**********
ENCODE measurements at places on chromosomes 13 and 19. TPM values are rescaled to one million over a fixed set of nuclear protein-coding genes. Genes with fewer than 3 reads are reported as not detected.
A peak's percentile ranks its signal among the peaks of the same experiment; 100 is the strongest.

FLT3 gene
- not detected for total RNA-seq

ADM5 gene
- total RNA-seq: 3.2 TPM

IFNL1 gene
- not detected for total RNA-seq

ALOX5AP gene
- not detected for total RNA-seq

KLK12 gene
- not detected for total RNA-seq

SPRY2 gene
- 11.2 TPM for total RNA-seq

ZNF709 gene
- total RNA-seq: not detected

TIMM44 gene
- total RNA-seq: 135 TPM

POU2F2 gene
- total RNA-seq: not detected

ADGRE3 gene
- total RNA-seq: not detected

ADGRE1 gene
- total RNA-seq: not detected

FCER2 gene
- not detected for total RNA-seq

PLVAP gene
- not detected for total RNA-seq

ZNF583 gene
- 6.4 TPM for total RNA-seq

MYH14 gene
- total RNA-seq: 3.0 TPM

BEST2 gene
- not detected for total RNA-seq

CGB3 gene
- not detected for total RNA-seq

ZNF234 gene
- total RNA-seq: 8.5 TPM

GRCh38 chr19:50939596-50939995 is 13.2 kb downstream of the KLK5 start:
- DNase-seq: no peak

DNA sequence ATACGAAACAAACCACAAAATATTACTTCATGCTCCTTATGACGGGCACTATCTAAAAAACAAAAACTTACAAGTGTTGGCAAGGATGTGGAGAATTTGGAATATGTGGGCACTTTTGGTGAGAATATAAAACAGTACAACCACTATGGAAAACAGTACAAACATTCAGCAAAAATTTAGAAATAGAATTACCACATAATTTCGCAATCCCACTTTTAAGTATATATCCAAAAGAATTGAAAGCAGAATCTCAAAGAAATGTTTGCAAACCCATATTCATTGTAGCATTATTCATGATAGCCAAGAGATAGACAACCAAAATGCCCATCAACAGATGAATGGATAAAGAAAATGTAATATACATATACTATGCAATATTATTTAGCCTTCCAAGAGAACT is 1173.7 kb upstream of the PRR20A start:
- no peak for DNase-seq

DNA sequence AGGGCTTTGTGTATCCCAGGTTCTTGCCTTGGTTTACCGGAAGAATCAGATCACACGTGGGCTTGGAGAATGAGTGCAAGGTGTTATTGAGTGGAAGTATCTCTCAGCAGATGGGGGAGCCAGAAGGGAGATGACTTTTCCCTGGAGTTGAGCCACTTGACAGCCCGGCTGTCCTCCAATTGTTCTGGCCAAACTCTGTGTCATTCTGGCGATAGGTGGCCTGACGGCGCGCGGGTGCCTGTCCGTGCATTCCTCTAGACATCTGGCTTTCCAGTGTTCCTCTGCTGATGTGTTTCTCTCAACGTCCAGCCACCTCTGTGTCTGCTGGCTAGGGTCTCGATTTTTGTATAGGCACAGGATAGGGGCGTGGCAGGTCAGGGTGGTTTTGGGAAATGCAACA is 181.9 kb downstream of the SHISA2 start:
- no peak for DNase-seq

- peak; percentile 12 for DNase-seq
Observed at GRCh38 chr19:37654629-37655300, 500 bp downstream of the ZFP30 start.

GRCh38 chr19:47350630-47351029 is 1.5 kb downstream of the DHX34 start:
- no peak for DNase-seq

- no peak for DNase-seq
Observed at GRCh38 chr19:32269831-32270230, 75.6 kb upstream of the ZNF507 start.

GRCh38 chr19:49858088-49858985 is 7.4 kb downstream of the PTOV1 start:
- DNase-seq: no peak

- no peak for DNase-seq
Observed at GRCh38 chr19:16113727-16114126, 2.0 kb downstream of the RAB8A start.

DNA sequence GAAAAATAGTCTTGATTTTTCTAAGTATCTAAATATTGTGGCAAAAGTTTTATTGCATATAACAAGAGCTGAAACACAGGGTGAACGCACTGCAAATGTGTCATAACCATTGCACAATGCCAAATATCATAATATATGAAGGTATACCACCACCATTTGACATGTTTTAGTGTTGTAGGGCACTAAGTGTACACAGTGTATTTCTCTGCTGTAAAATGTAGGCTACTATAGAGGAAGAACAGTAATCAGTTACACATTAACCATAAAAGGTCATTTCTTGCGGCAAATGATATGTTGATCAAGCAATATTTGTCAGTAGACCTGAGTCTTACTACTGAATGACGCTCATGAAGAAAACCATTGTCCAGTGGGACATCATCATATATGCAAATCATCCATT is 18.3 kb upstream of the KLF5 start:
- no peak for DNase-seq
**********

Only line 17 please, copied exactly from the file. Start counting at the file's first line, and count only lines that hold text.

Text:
TIMM44 gene